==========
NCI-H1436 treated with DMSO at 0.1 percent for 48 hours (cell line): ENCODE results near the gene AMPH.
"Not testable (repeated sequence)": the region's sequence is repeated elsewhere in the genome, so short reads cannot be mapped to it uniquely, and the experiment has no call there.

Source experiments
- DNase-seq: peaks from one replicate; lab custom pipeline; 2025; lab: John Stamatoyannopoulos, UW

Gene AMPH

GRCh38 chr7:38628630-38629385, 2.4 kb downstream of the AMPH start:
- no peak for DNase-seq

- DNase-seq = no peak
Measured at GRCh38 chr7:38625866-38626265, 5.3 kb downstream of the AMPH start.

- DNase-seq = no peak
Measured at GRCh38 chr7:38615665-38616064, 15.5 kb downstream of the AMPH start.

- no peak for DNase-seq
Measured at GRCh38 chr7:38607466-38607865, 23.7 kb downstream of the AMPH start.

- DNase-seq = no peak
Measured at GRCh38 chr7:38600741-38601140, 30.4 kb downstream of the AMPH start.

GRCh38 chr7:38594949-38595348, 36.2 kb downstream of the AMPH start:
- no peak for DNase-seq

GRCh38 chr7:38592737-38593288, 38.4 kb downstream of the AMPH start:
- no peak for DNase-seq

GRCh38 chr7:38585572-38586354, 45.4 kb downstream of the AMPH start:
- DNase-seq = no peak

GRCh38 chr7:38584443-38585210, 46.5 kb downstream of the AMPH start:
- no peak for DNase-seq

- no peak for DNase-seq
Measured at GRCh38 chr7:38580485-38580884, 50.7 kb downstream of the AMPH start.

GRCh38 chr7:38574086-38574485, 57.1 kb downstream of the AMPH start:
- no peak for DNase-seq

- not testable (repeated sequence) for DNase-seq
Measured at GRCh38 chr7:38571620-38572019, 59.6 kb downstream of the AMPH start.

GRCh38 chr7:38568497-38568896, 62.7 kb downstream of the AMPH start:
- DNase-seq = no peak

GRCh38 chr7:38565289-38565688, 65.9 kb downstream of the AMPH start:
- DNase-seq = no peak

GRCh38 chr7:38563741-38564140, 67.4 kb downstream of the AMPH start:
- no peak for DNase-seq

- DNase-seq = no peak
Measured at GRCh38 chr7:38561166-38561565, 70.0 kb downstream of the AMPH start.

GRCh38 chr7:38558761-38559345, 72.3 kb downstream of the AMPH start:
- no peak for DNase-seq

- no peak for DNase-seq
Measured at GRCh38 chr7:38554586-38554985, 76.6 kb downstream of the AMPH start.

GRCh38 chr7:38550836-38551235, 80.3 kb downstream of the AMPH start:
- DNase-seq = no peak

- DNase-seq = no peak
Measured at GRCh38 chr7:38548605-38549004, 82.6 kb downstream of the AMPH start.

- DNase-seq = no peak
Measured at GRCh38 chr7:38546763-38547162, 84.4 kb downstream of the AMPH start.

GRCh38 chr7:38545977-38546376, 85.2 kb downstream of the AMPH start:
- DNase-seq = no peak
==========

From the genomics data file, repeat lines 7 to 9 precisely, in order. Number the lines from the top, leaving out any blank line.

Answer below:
- no peak for DNase-seq

- DNase-seq = no peak
Measured at GRCh38 chr7:38625866-38626265, 5.3 kb downstream of the AMPH start.